• The Indian government invested heavily in English-speaking, higher education in science and technology. In places such as the Indian Institutes of Technology, admissions were mostly fed by urban, English-speaking private schools, even while grossly neglecting public primary education. As a result, this system produced tens of thousands of engineers at the same time that the majority of its citizens were functionally illiterate.
  • The Immigration Act of 1990 created a temporary visa category-known as H-1B-for skilled workers, with an annual cap of 65,000, and allowed these workers to petition for permanent resident status during their stay in the United States. Subsequent changes to this program included granting universities and research laboratories permission to issue H-1B beyond the annual limits. The annual cap changed to 195,000 in 2001, and then increased to 250,000 in 2003. These increases contributed greatly to a spike in Asian Indian immigrant to America in the next two decades. The H-1B visa program has been a hot-bed of contention and debate the last two decades at various level of government.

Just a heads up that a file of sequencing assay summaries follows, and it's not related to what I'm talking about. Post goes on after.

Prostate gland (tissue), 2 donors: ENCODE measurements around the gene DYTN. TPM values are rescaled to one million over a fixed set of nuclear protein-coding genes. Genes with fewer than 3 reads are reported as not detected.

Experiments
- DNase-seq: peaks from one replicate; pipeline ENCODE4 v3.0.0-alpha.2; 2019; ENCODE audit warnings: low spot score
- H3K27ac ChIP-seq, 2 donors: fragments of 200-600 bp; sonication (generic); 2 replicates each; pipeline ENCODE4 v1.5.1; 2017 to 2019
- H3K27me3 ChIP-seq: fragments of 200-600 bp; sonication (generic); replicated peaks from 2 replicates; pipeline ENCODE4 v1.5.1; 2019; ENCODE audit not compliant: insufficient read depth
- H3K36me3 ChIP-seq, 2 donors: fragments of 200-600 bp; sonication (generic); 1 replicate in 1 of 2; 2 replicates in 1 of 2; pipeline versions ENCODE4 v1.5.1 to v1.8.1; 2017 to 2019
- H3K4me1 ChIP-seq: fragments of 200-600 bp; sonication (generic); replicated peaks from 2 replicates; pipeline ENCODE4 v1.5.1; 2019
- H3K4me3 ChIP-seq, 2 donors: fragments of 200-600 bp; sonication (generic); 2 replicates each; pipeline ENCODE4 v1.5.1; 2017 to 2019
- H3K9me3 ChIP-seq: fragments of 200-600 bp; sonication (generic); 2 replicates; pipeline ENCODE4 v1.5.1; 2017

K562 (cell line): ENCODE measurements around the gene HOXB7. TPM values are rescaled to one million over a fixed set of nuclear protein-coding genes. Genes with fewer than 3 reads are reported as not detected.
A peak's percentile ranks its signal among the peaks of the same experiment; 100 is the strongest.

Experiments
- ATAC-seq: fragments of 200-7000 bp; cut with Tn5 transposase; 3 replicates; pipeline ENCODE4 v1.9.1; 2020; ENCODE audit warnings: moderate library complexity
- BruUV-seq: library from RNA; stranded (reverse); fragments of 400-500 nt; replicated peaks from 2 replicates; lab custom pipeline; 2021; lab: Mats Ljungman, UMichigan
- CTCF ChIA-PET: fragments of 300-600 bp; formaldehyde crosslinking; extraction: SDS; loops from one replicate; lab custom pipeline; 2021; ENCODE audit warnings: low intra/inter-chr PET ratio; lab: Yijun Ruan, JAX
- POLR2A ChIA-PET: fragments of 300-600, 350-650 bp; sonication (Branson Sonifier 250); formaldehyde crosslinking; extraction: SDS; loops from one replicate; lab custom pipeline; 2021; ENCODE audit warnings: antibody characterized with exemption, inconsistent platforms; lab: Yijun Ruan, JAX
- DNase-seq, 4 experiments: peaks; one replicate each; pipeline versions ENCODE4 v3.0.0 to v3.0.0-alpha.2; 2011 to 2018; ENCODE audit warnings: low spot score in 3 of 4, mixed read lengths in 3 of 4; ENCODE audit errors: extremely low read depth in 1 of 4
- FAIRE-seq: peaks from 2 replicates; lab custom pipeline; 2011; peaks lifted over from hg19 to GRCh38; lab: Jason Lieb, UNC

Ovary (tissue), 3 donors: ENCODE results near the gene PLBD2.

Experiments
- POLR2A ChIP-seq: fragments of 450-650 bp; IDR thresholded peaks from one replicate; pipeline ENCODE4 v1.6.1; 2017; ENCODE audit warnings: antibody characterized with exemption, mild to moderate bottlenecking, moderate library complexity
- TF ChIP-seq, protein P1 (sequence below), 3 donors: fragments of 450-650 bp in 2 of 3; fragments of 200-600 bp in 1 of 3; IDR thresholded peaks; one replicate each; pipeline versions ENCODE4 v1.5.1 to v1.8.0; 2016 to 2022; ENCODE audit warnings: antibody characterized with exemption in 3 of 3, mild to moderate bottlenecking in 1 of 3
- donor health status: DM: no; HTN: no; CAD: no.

• This change was the result of intense Indian lobbying to have a separate group identity established as “Asian Indian” within the “racial” category “Asian and Pacific Islanders.”

© 2019 The Author(s). Licensee IntechOpen. This chapter is distributed under the terms of the Creative Commons Attribution 3.0 License, which permits unrestricted use, distribution, and reproduction in any medium, provided the original work is properly cited.

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John P. Williams (September 11th 2019). Journey to America: South Asian Diaspora Migration to the United States (1965–2015), Indigenous, Aboriginal, Fugitive and Ethnic Groups Around the Globe, Liat Klain-Gabbay, IntechOpen, DOI: 10.5772/intechopen.88118. Available from: